Minnesota Litigator: On The Huge Threats And Challenges Of Defamation Cases

SEPTEMBER 4, 2012

“On The Huge Threats And Challenges Of Defamation Cases”

Saul Leventhal, Minnesota Litigator

In the digital age, (mis)information travels far, fast, and essentially at no up-front cost — as never before. The potential for far-reaching reputation harm, irretrievable and at light-speed is a new social phenomenon. This should be news to no one. There is now a thriving market for “reputation management” (formerly known as public relations, damage control, crisis management?).

But think twice before you counsel your client to sue for defamation…

There are many perils in defamation cases. Perhaps the worst is that current U.S. law and, in particular, the rules for stating claims in complaints arguably require defamed plaintiffs to echo, re-broadcast, and republish the defamatory statements complained of in a public court file.

How many people would have read or heard of the unflattering descriptions of Dr. McKee if he himself had had not made a case of them?

The case, by the way, is being argued before the Minnesota Supreme Court this morning. The trial court had tossed out Dr. McKee’s complaint. The Court of Appeals reversed in part, concluding: that appellant’s defamation claim shall proceed with respect to the following statements: (1) appellant told the patient that he had to “spend time finding out if you were transferred or died”; (2) appellant said, “44% of hemorrhagic strokes die within 30 days. I guess this is the better option”; (3) appellant said, “You don’t need therapy”; (4) appellant said, “it doesn’t matter” that the patient’s gown did not cover his backside; (5) appellant left the patient’s room without talking to the patient’s family; and (6) a nurse told respondent that appellant was “a real tool.”

Has Dr. McKee’s lawsuit made him more likely or less likely to be widely viewed as “a real tool”?

If you bring a “normal” lawsuit and lose, the reputation risk is relatively slight. If, however, you bring a defamation lawsuit and you lose, or even if you quietly settle and call it a “win” (which is, all things considered, will be the way over 90% likely outcome), you may have taken whatever harm you originally suffered and magnified it, perhaps exponentially. Ralph Waldo Emerson famously said, “If you shoot at a king, you must kill him.” In a defamation case, similarly, plaintiffs had better fully appreciate the stakes of a misfire.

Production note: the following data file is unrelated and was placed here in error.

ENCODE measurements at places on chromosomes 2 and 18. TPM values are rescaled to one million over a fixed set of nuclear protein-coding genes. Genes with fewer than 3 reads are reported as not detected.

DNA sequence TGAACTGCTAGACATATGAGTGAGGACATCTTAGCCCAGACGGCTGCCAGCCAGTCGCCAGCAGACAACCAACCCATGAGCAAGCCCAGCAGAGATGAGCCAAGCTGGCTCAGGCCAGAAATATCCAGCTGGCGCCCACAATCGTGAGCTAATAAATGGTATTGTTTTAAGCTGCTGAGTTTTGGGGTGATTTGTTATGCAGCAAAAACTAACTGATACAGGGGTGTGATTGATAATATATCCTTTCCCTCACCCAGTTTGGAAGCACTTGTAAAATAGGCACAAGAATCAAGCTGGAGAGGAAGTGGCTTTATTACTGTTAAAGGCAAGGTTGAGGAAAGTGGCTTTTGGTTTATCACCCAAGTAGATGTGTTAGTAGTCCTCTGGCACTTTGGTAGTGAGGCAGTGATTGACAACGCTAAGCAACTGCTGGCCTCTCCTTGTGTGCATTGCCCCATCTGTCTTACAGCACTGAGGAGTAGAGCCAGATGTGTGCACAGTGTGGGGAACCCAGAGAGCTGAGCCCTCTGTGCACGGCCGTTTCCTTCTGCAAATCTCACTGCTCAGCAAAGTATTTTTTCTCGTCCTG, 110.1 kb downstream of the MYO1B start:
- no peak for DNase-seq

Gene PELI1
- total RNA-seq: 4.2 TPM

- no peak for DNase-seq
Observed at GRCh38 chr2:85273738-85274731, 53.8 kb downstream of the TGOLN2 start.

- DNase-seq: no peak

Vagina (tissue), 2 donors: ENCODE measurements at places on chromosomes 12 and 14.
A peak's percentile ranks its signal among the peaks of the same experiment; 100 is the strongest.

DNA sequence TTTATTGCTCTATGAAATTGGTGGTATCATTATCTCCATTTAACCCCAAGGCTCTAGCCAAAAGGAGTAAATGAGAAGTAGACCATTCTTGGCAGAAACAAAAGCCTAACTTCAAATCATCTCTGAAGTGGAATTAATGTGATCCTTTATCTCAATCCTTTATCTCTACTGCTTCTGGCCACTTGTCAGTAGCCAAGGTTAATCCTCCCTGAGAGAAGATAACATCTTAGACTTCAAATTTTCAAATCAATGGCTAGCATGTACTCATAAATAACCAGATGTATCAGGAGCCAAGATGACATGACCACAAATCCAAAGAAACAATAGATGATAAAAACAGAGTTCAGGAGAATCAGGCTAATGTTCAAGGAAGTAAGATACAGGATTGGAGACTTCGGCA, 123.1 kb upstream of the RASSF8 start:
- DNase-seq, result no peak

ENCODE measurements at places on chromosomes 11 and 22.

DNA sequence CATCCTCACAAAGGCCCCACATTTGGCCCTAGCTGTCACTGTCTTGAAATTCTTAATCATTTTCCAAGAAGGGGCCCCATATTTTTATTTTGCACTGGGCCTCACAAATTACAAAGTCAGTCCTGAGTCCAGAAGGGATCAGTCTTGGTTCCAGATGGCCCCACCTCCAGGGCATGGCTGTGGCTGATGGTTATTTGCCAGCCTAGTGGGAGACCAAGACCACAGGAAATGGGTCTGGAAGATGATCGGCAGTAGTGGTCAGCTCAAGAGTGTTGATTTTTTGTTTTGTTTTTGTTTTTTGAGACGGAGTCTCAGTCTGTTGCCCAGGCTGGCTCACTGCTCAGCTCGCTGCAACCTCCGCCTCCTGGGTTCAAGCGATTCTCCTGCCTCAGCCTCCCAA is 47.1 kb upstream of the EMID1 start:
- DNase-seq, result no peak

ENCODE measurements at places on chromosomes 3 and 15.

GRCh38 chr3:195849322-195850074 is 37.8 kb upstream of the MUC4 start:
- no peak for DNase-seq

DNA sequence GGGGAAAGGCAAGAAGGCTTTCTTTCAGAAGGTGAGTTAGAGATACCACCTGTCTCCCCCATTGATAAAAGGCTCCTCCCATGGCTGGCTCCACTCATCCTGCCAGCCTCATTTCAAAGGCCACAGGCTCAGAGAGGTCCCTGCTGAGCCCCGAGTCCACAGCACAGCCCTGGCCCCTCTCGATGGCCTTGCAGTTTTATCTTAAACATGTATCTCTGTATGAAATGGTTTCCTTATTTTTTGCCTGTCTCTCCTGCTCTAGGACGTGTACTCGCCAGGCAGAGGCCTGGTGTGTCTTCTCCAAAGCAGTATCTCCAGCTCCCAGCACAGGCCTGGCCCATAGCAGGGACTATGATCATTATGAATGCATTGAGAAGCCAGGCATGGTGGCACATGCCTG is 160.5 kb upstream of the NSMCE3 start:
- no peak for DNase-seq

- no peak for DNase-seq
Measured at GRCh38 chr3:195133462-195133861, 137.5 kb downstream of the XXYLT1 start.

Speaking of the harm suffered by a defamation plaintiff, how is that measured? If a jury agrees with a doctor defamation plaintiff’s claim that a disappointed patient’s family falsely suggested that a nurse called the doctor a “real tool,” can the doctor really trace any actual damages to that unflattering, if ambiguous, label? And, if not, how is a jury to fix on a dollar amount? And how much was the claimed damage caused not by the original publication but by the defamation plaintiff’s subsequent lawsuit?

Source

Defendant Dennis Laurion’s Web Posting

Defendant Dennis Laurion’s Patient Complaint

Plaintiff David McKee’s Reply To Patient Complaint

Plaintiff David McKee’s Cease And Desist Letter To Defendant Dennis Laurion

Defendant Dennis Laurion’s Complaint To Minnesota Board Of Medical Practice

Plaintiff David McKee’s Complaint To Sixth Judicial District Duluth Court

Plaintiff David McKee’s Response To Minnesota Board Of Medical Practice

Defendant Dennis Laurion’s Answer To Plaintiff David McKee’s Complaint

Defendant Dennis Laurion’s Motion For Summary Judgment

Defendant Dennis Laurion’s Deposition Extracts

Plaintiff David McKee’s Deposition Testimony About Circumstances Before Encounter With Laurion Family

Plaintiff David McKee’s Deposition Testimony About Encounter With Laurion Family

Plaintiff David McKee’s Deposition Testimony About Circumstances After Encounter With Laurion Family

Plaintiff David McKee’s Deposition Testimony In Response To Questions By Marshall Tanick

Affidavits By Defendant Dennis Laurion’s Parents

Defendant Dennis Laurion’s Supplemental Motion For Summary Judgment

Plaintiff David McKee’s Motion To Oppose Summary Judgment

Defendant Dennis Laurion’s Reply Memo In Support Of Motion For Summary Judgment

Sixth Judicial District Court’s Order On Motion For Summary Judgment

Plaintiff David McKee’s Appeal Of Order On Motion For Summary Judgment

Plaintiff David McKee’s Brief To Minnesota Court Of Appeals

Defendant Dennis Laurion’s Brief To Minnesota Court Of Appeals

Plaintiff David McKee’s Reply Brief To Minnesota Court Of Appeals

Minnesota Court Of Appeals Order To Strike Portion Of Plaintiff David McKee’s Reply Brief

Minnesota Court Of Appeals Announces Decision

Defendant Dennis Laurion’s Petition For Review By Minnesota Supreme Court

Plaintiff David McKee’s Opposition To Review By Minnesota Supreme Court

Defendant Dennis Laurion’s Brief To Minnesota Supreme Court

Plaintiff David McKee’s Brief To Minnesota Supreme Court

Defendant Dennis Laurion’s Reply Brief To Minnesota Supreme Court

Minnesota Supreme Court Decision On David McKee MD V. Dennis K. Laurion

David McKee MD v. Dennis Laurion 2010

David McKee MD v. Dennis Laurion 2011

David McKee MD v. Dennis Laurion 2012

David McKee MD v. Dennis Laurion 2013

McKee V Laurion Is A Textbook Case